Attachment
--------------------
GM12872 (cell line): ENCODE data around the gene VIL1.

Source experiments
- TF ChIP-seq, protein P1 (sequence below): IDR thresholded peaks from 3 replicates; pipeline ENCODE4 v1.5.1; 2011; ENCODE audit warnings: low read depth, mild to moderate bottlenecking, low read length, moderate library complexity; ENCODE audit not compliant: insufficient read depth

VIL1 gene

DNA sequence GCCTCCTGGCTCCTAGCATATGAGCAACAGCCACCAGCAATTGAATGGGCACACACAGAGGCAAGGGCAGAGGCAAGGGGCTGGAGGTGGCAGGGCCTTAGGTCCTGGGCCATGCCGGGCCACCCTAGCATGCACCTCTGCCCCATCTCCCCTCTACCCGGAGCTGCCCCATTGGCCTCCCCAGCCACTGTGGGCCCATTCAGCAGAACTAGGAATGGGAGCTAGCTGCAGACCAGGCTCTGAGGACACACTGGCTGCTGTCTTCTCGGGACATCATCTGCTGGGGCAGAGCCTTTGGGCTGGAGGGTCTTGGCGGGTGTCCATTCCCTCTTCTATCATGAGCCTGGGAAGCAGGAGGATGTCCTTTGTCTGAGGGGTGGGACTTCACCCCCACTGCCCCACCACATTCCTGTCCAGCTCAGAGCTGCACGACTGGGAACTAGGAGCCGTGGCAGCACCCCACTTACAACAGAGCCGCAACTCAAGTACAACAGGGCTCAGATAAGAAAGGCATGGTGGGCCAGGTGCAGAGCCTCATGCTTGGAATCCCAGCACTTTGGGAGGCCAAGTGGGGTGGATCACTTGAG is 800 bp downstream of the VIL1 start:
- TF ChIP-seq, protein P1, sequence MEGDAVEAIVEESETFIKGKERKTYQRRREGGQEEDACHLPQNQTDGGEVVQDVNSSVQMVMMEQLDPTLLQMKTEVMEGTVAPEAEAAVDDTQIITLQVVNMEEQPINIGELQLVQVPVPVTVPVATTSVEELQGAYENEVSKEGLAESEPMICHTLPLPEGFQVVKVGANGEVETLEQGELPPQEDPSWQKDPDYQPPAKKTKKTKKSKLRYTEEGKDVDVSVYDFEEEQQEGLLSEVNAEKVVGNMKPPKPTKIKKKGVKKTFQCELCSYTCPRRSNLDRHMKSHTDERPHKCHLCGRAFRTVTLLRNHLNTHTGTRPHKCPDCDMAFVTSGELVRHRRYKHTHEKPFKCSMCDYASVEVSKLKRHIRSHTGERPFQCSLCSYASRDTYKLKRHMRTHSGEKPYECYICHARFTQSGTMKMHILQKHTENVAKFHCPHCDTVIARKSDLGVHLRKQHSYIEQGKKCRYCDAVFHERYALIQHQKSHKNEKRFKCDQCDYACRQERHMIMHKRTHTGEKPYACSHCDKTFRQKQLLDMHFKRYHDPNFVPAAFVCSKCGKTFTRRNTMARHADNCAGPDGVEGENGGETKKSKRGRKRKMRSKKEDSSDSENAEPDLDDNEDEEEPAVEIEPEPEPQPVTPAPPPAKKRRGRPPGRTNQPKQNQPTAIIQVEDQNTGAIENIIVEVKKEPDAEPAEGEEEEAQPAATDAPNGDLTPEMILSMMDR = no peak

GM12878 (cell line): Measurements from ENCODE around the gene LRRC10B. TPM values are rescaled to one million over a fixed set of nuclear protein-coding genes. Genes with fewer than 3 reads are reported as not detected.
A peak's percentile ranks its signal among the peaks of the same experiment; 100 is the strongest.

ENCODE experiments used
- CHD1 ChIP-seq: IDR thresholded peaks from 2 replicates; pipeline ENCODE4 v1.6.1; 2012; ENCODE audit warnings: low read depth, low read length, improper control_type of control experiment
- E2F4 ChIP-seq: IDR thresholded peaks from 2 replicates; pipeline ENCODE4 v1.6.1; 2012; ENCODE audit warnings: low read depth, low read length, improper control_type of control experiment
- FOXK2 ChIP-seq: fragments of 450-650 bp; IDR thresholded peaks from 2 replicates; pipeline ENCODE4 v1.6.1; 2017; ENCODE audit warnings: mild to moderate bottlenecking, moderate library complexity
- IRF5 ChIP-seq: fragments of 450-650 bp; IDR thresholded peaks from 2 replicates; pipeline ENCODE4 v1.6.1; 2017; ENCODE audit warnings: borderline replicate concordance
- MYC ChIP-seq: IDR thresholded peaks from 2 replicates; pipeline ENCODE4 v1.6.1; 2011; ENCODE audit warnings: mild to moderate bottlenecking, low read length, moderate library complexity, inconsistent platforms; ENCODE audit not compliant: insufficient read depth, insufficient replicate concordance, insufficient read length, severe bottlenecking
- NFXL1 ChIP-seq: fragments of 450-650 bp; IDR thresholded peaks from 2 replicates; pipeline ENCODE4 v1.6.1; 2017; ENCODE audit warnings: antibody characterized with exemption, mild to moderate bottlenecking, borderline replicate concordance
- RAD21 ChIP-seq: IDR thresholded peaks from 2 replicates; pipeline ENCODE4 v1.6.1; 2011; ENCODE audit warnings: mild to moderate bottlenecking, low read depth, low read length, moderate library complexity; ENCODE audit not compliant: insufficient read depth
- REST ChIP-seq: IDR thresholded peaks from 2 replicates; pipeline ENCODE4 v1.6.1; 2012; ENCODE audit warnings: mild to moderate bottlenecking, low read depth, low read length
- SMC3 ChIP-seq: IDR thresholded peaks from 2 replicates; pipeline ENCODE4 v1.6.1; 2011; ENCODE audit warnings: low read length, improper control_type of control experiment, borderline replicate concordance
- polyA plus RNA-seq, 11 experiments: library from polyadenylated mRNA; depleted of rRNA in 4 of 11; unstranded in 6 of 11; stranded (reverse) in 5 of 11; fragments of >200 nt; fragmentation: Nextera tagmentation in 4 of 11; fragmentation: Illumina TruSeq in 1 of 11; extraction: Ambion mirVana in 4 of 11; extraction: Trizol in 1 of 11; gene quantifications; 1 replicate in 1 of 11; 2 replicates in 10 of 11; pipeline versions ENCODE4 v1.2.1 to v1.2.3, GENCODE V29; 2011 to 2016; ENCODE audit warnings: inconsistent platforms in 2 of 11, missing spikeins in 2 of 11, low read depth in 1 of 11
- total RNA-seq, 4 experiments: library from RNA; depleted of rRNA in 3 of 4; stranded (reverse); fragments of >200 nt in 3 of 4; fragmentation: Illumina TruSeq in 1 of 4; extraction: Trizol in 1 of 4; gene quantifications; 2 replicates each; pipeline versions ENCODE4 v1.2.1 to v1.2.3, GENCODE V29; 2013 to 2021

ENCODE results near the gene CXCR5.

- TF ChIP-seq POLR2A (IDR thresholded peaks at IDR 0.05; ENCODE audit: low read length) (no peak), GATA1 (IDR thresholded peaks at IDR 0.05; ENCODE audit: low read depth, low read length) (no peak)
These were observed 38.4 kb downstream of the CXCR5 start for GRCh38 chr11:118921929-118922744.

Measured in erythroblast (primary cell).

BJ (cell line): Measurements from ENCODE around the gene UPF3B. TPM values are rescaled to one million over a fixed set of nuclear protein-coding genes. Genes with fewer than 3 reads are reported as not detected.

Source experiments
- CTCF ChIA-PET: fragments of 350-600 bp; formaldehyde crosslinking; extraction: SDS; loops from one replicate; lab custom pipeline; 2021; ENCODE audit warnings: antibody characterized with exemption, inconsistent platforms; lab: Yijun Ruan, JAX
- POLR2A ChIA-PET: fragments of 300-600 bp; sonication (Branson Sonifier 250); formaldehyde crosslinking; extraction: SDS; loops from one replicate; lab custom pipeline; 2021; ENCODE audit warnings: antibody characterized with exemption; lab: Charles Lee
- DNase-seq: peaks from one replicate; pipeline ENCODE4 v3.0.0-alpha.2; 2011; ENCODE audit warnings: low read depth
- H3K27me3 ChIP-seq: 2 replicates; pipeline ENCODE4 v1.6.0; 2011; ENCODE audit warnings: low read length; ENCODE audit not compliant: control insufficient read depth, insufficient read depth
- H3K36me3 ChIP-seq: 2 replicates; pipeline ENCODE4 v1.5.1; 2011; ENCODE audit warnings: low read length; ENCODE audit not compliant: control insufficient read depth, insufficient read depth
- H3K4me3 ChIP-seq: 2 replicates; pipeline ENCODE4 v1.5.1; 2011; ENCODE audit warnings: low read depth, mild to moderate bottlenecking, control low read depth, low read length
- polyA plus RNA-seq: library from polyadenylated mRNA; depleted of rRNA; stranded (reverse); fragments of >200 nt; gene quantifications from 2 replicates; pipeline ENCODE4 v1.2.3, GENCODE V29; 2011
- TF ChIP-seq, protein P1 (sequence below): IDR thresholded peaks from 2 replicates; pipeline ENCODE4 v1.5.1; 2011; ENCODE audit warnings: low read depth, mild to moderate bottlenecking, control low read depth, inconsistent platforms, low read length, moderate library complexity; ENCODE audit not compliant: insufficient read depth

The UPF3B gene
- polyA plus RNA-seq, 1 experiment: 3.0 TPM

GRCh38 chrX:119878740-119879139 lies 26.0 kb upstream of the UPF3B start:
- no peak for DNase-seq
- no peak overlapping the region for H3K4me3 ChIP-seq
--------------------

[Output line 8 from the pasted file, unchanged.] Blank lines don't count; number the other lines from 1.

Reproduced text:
A peak's percentile ranks its signal among the peaks of the same experiment; 100 is the strongest.